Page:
These plans only pay if you die from an accidental injury. However, they typically do not cover accidental ingestion of poison or drugs.
No contestability periods or suicide clauses exist, either. Why? Because, the carrier only pays for accidental death, like this:
People who can’t qualify for traditional life insurance coverage typically purchase accidental death insurance. They might have a significant health condition that prevents them from traditional life insurance policies.
Frequently Asked Questions About Life Insurance And Drug Overdoses
We answer some frequently asked questions about life insurance and drug overdoses.
Does Life Insurance Cover Drug Overdose?
Yes, life insurance companies will pay out the death benefit if you die from a drug overdose. However, if you pass away during the contestability period or during the suicide clause period, the carrier may challenge the death claim.
If I Have A Substance Abuse History, Can I Still Obtain Life Insurance?
Yes, you can obtain life insurance if you have a substance abuse history. We have helped many people with a substance abuse history obtain life insurance.
Is A Drug Overdose Considered An Accidental Death?
It could be. If you pass away within the contestability period and suicide clause period, then the life insurance company will challenge the claim.
Carriers will look at the medical examiner’s report as well as any police investigations. They will also conduct their own investigation.
Will Life Insurance Pay Out For Alcohol-Related Overdose?
Yes, carriers will pay a death benefit if you pass away from an alcohol-related overdose.
Again, if death occurs after the contestability period and suicide clause period, the carrier pays the death benefit.
However, if you pass away during the contestability period or the suicide clause period, the carrier will investigate. If you engaged in any risky activity that was not disclosed, the carrier may deny the death claim.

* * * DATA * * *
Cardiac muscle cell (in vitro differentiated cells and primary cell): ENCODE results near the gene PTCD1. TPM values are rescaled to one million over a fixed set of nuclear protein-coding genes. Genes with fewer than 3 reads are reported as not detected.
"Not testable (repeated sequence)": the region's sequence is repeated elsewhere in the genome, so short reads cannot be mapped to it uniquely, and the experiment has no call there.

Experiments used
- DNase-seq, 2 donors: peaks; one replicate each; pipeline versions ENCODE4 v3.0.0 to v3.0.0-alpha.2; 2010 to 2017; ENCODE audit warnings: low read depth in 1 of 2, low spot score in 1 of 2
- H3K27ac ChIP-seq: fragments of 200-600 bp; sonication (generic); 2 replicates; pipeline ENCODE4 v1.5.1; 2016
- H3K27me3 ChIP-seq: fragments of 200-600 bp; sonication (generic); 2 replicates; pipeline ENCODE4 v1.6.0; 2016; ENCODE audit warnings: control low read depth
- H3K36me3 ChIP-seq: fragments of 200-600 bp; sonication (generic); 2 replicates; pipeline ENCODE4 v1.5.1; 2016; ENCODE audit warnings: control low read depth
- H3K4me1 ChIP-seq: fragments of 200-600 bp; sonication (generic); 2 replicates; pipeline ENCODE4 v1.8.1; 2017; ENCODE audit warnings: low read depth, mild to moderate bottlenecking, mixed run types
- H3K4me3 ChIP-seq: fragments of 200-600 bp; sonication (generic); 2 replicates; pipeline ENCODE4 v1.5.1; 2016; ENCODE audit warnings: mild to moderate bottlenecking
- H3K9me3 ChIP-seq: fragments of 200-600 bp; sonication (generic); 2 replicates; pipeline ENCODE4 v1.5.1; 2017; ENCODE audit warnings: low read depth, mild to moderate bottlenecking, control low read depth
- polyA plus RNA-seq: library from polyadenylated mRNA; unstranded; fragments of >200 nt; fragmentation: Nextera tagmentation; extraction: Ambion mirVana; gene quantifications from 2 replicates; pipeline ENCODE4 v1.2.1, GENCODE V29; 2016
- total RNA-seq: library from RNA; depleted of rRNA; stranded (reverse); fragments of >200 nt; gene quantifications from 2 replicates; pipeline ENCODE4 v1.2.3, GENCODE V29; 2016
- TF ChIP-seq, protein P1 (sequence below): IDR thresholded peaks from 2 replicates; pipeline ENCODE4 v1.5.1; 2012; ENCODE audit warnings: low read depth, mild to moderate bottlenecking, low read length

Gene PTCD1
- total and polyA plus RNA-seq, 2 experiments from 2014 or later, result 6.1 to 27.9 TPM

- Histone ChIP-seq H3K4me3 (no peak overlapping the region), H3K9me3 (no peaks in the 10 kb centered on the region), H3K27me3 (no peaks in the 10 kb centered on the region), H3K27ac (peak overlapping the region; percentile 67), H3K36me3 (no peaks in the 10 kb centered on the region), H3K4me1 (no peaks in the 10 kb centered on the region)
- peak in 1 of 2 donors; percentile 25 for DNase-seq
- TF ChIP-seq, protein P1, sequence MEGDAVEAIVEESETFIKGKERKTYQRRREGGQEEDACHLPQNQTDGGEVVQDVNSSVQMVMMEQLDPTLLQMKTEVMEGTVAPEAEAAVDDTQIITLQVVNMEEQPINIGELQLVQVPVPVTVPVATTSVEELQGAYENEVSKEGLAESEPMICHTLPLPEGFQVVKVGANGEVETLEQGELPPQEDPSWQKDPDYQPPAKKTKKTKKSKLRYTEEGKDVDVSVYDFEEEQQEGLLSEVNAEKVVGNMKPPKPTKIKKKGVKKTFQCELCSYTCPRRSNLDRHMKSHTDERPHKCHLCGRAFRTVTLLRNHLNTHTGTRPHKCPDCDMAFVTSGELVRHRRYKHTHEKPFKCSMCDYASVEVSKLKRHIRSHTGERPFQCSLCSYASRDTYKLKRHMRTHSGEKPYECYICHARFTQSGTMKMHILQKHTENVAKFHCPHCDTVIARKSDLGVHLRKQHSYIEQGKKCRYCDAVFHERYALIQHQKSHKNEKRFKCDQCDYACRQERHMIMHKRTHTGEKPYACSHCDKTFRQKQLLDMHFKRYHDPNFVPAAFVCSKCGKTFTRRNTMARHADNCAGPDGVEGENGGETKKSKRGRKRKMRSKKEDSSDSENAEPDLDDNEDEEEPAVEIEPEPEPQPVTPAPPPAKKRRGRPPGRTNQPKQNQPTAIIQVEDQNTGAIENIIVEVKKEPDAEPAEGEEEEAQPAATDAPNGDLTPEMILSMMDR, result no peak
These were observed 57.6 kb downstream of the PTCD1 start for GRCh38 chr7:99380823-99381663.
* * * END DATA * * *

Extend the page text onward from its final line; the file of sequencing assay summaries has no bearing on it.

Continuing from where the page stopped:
Can I Appeal A Denied Claim?
Yes, you can appeal a denied life insurance claim if a loved one passed away from a drug overdose. You will have to likely hire a lawyer to do so. The burden of proof likely rests on you to show that your loved one’s death was accidental or that no fraud existed during the application process.
Now You Know That Life Insurance Companies Will Pay Out The Death Benefit If You Die From A Drug Overdose
We hope you found this article informative. As we discussed, life insurance companies will pay out the death benefit if the insured dies from a drug overdose, whether due to illegal drugs or prescription medications.
The only time most carriers may challenge a death claim is in the first 2 years of the policy. The contestability period and the suicide clause allow life insurance companies to analyze your application and see if any material information was missed during the underwriting process. If they find misrepresentation that would have changed the decision, they will rescind the policy and pay back your premiums to your beneficiary.
If the cause of death is a suicide, then the carriers return the premiums to your beneficiary.